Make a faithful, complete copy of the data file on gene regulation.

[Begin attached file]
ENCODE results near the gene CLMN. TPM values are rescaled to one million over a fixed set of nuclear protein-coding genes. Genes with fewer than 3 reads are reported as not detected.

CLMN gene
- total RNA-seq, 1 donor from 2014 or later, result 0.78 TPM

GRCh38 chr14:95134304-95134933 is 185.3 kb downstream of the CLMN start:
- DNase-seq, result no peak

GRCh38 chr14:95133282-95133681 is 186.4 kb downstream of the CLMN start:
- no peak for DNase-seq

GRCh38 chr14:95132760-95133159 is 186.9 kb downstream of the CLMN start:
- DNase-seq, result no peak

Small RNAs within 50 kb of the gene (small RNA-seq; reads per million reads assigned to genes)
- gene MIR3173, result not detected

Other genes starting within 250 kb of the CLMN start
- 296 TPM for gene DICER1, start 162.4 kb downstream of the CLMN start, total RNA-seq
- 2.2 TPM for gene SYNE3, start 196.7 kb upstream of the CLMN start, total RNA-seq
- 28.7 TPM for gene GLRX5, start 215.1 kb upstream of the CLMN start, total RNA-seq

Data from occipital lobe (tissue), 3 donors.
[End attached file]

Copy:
ENCODE results near the gene CLMN. TPM values are rescaled to one million over a fixed set of nuclear protein-coding genes. Genes with fewer than 3 reads are reported as not detected.

CLMN gene
- total RNA-seq, 1 donor from 2014 or later, result 0.78 TPM

GRCh38 chr14:95134304-95134933 is 185.3 kb downstream of the CLMN start:
- DNase-seq, result no peak

GRCh38 chr14:95133282-95133681 is 186.4 kb downstream of the CLMN start:
- no peak for DNase-seq

GRCh38 chr14:95132760-95133159 is 186.9 kb downstream of the CLMN start:
- DNase-seq, result no peak

Small RNAs within 50 kb of the gene (small RNA-seq; reads per million reads assigned to genes)
- gene MIR3173, result not detected

Other genes starting within 250 kb of the CLMN start
- 296 TPM for gene DICER1, start 162.4 kb downstream of the CLMN start, total RNA-seq
- 2.2 TPM for gene SYNE3, start 196.7 kb upstream of the CLMN start, total RNA-seq
- 28.7 TPM for gene GLRX5, start 215.1 kb upstream of the CLMN start, total RNA-seq

Data from occipital lobe (tissue), 3 donors.